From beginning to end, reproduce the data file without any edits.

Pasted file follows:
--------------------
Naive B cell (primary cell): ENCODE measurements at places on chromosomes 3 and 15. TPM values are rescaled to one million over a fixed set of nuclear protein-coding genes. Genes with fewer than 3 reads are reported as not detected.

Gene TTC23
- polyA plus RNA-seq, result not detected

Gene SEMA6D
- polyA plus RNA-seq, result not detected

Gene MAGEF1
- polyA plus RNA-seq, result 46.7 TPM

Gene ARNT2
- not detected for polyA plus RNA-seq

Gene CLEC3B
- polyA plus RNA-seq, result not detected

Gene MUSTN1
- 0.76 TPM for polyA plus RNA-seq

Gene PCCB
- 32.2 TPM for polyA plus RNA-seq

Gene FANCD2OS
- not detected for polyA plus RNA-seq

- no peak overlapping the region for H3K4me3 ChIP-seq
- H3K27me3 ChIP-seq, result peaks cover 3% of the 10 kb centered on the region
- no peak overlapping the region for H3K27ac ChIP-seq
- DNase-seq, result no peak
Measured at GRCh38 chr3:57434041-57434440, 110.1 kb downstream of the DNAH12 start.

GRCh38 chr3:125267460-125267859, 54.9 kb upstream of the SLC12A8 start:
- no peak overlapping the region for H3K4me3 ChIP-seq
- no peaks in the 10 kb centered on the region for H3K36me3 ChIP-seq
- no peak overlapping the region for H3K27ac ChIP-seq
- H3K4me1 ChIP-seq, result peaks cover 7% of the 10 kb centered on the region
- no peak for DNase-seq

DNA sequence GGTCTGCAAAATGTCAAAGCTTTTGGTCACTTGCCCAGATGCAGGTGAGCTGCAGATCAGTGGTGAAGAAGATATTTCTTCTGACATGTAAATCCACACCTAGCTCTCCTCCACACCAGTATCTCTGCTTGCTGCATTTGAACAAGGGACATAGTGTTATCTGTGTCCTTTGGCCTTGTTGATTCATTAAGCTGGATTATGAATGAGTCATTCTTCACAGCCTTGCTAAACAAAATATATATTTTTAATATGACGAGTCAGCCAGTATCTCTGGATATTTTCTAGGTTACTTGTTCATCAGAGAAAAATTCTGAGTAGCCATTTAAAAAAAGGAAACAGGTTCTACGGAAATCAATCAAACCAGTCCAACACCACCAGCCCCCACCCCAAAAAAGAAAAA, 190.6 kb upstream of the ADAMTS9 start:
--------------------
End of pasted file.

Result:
Naive B cell (primary cell): ENCODE measurements at places on chromosomes 3 and 15. TPM values are rescaled to one million over a fixed set of nuclear protein-coding genes. Genes with fewer than 3 reads are reported as not detected.

Gene TTC23
- polyA plus RNA-seq, result not detected

Gene SEMA6D
- polyA plus RNA-seq, result not detected

Gene MAGEF1
- polyA plus RNA-seq, result 46.7 TPM

Gene ARNT2
- not detected for polyA plus RNA-seq

Gene CLEC3B
- polyA plus RNA-seq, result not detected

Gene MUSTN1
- 0.76 TPM for polyA plus RNA-seq

Gene PCCB
- 32.2 TPM for polyA plus RNA-seq

Gene FANCD2OS
- not detected for polyA plus RNA-seq

- no peak overlapping the region for H3K4me3 ChIP-seq
- H3K27me3 ChIP-seq, result peaks cover 3% of the 10 kb centered on the region
- no peak overlapping the region for H3K27ac ChIP-seq
- DNase-seq, result no peak
Measured at GRCh38 chr3:57434041-57434440, 110.1 kb downstream of the DNAH12 start.

GRCh38 chr3:125267460-125267859, 54.9 kb upstream of the SLC12A8 start:
- no peak overlapping the region for H3K4me3 ChIP-seq
- no peaks in the 10 kb centered on the region for H3K36me3 ChIP-seq
- no peak overlapping the region for H3K27ac ChIP-seq
- H3K4me1 ChIP-seq, result peaks cover 7% of the 10 kb centered on the region
- no peak for DNase-seq

DNA sequence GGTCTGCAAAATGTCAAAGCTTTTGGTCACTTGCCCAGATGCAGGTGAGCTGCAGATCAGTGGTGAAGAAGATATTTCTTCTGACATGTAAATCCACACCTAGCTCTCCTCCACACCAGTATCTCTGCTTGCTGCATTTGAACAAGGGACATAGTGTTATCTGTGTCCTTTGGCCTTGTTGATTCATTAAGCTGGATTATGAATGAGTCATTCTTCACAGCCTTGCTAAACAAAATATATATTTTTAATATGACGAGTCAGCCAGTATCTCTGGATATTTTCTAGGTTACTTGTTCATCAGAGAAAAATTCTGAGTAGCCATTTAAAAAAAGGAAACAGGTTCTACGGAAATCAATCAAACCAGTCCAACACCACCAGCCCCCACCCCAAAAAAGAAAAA, 190.6 kb upstream of the ADAMTS9 start: